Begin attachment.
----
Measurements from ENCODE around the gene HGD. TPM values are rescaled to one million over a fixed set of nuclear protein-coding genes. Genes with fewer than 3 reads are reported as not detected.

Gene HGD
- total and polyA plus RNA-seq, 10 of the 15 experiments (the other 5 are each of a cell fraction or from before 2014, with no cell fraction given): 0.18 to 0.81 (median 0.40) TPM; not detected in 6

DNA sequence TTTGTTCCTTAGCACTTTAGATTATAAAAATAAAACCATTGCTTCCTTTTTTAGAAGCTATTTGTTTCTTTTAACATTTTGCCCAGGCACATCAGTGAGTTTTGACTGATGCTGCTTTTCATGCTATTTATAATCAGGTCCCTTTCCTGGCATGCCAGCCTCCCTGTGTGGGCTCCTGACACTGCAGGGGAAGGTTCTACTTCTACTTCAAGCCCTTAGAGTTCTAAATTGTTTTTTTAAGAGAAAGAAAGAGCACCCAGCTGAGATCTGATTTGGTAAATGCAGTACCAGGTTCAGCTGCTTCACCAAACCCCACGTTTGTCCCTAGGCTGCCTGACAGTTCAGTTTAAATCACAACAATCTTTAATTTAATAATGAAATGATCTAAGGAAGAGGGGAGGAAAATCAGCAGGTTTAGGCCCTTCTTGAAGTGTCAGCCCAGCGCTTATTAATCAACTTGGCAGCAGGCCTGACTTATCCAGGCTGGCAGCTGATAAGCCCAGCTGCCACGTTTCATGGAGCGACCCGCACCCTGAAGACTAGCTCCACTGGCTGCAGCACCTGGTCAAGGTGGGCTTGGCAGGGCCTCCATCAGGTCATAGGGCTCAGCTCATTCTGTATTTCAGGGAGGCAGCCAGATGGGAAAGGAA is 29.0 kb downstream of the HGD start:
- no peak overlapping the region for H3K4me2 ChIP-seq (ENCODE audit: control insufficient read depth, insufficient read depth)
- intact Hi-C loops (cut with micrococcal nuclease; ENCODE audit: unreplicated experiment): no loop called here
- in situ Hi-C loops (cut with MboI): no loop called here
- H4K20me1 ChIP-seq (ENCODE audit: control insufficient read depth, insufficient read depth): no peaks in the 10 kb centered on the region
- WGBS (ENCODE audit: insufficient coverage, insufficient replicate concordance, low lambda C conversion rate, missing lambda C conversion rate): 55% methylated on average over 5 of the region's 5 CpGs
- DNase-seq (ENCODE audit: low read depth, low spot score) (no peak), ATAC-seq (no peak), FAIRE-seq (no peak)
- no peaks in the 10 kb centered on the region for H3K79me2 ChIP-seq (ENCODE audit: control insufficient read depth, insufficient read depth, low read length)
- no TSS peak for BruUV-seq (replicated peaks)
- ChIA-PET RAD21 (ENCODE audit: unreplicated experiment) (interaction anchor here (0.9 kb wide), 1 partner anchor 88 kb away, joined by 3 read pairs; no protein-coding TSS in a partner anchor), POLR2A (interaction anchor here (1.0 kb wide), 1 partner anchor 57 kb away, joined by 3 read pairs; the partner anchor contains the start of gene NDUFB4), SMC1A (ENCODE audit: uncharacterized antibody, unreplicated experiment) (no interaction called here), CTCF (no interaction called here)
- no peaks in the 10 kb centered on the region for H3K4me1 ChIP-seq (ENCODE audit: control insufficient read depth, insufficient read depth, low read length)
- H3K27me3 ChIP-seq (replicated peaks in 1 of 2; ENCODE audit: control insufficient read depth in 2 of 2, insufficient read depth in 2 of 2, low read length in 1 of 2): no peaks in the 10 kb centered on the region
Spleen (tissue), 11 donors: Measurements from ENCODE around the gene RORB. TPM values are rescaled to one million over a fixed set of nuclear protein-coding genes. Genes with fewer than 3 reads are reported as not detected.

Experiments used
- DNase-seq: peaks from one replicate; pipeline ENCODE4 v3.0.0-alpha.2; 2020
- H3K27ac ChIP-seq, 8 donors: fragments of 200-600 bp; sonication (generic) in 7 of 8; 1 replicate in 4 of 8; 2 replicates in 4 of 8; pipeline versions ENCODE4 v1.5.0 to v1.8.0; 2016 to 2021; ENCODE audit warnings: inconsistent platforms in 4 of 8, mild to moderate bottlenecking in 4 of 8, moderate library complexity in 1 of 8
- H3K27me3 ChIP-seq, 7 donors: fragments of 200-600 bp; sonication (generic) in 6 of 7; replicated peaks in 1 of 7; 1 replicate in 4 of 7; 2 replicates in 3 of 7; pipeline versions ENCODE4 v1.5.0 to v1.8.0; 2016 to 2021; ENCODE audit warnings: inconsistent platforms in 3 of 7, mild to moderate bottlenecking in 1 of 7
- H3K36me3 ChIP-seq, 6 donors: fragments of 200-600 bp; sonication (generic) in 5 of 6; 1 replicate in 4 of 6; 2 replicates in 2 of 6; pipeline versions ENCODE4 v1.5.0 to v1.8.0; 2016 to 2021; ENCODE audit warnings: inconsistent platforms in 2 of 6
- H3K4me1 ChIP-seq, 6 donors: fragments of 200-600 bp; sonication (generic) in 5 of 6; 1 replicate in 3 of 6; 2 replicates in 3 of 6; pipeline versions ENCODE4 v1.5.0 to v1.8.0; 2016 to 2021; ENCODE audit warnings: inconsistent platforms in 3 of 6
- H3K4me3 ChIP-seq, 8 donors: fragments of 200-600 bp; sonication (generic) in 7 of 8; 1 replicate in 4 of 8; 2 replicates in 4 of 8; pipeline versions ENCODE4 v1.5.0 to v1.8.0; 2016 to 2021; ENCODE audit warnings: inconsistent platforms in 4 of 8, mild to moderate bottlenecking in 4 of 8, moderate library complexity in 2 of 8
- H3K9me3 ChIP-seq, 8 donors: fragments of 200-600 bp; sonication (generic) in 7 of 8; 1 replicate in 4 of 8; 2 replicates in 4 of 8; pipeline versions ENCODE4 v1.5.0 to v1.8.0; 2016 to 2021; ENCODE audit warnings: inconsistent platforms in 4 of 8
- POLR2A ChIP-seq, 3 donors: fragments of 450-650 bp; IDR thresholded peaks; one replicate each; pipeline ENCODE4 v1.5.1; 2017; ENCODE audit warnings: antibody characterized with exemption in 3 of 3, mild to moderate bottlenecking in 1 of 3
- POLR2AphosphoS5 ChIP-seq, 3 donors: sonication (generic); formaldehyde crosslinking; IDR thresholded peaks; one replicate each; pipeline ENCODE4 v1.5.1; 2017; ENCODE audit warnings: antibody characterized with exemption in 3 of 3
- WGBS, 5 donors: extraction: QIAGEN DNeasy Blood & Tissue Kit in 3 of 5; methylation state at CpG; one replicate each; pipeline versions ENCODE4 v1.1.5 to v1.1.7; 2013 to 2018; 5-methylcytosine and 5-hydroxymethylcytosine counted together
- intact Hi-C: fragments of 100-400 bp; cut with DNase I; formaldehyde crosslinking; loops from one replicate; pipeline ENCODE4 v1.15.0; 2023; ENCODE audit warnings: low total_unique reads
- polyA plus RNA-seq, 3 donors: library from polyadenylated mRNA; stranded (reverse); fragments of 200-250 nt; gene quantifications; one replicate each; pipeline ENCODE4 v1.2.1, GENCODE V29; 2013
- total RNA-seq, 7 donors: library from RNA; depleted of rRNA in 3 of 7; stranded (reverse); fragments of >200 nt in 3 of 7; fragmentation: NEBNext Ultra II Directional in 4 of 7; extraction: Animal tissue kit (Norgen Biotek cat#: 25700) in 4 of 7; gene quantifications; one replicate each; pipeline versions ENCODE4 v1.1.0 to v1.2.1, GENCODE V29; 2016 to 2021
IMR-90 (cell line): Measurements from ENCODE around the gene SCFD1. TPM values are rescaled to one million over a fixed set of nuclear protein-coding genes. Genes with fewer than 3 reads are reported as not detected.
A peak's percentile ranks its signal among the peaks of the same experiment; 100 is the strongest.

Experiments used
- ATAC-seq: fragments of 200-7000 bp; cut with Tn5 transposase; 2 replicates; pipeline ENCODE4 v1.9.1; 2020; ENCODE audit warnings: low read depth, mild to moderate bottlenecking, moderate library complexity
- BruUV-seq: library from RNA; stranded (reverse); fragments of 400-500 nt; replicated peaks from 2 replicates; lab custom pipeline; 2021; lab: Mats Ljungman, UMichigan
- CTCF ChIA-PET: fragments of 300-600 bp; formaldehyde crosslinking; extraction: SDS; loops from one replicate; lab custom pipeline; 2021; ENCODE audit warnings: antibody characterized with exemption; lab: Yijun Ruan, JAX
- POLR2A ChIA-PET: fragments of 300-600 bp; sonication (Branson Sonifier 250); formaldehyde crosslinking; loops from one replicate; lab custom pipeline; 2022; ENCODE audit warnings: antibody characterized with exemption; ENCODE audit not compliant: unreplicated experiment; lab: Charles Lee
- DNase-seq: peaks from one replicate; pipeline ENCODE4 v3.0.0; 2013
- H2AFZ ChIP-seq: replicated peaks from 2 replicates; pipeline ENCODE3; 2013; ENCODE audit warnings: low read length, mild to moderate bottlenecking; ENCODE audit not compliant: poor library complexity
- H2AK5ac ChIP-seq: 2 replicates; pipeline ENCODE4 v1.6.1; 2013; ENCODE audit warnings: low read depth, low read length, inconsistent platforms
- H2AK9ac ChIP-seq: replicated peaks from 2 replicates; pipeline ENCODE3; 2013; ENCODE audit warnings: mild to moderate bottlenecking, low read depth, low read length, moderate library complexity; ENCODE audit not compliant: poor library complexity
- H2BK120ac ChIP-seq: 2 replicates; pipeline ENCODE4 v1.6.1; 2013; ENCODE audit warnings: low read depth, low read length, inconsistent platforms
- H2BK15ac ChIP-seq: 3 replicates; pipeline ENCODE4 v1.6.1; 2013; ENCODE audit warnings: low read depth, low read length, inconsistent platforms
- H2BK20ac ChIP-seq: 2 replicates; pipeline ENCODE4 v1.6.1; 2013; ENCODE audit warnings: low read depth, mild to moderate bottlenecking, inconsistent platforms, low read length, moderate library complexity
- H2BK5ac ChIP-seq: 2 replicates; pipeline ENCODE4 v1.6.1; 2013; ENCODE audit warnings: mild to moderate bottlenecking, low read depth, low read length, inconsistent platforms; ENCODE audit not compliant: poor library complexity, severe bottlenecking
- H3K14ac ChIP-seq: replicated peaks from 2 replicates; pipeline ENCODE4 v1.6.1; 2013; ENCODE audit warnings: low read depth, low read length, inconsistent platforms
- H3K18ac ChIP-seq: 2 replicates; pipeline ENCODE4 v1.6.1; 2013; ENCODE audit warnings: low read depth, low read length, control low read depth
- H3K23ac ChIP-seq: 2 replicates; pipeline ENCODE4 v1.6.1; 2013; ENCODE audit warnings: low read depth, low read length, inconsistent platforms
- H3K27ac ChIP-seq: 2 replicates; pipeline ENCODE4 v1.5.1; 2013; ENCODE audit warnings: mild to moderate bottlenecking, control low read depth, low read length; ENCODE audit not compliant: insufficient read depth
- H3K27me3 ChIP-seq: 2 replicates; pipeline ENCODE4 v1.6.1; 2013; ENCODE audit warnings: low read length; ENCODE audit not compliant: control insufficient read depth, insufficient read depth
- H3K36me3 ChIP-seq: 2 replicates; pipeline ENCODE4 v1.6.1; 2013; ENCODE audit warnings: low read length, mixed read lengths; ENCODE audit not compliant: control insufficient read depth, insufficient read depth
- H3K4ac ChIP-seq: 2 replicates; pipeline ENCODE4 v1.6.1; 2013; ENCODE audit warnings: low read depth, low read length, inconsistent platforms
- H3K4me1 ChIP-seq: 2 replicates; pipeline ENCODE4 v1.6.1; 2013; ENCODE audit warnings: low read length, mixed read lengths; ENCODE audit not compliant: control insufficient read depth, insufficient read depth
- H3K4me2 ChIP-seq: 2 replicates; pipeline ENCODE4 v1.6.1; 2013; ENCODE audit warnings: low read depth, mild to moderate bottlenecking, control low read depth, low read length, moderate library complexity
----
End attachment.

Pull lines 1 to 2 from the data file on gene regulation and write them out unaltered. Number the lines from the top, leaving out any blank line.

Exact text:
Measurements from ENCODE around the gene HGD. TPM values are rescaled to one million over a fixed set of nuclear protein-coding genes. Genes with fewer than 3 reads are reported as not detected.

Gene HGD